How to … Correctly form a specific (or infraspecific) epithet

The name of a species is a combination of the name of a genus and a specific epithet. The name of an infraspecific taxon is a combination of the name of a species and an infraspecific epithet. The specific or infraspecific epithet can be derived from any source whatever and is either an adjective agreeing in gender with the generic name, a genitive noun, a nominative noun or a word treated as such, or two or more united or hyphenated words.

Check the following:

  1. If the epithet is adjectival, it agrees in gender with the generic name

  2. if the epithet honours a person, check that its gender and number match the person(s) honoured

  3. if the epithet references a place, check that it has an appropriate place-referencing ending

  4. if the epithet is a nominative noun, specify this in the etymology section of the protologue

  5. Ensure that there are no other combinations with a very similar epithet; such combinations may be illegitimate. See Art. 53.2 for examples, and How to check for confusable epithets.

Take great care when forming an epithet, ensuring in particular that it has the correct termination. Names with incorrectly-formed epithets may be validly published, but they must be corrected; this creates confusion, and is embarrassing.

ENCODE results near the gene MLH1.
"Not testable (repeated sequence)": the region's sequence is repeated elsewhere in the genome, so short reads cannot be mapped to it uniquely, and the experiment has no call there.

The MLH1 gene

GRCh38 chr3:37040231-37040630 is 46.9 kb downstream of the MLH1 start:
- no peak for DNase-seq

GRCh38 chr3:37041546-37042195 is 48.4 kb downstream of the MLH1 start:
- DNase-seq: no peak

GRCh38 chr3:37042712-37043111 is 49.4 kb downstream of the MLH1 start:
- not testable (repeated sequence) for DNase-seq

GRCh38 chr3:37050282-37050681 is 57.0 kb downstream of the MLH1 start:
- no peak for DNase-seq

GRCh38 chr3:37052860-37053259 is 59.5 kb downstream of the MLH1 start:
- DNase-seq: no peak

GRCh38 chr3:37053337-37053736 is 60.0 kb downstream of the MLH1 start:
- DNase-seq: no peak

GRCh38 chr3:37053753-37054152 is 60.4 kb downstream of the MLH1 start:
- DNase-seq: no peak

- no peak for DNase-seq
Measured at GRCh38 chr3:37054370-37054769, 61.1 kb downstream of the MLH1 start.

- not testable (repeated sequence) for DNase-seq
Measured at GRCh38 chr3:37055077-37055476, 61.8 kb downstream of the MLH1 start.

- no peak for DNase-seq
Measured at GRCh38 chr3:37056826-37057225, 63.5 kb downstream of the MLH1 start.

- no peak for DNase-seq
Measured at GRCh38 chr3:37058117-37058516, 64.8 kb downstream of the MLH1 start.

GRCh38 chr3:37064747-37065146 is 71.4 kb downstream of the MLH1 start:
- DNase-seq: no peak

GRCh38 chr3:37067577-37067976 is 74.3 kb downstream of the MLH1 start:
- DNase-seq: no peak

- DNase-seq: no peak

An excellent resource with rules for correctly forming epithets is Botanical Latin by W. T. Stearn. Another excellent resource for finding suitable words for forming epithets is Composition of Scientific Words by R. W. Brown.

 

​Note that a specific epithet may not exactly repeat its generic name (e.g. “Linaria linaria”); this is termed a tautonym and cannot be validly published.

 

While epithets are most commonly chosen to either describe a characteristic feature of the organism, reference a place where the organism is found, or honour a person, they may also be anagrams of other epithets or even nonsense words, so long as they are correctly formed.

 

Take care when choosing to reference a place: such epithets become inappropriate (though valid publication and legitimacy are unaffected) if the species is later found to be widely distributed rather than narrowly endemic to the place referenced.

 

Be aware that authors may in the future choose to sink into the synonymy of another genus the genus in which you have described a species. If this is the case and your specific epithet is preoccupied in that other genus, your epithet will need to be replaced. It is good practice to use epithets that are not already used in closely related genera.

 

For more information, see Chapter 5 How to publish a new name in The Code Decoded.

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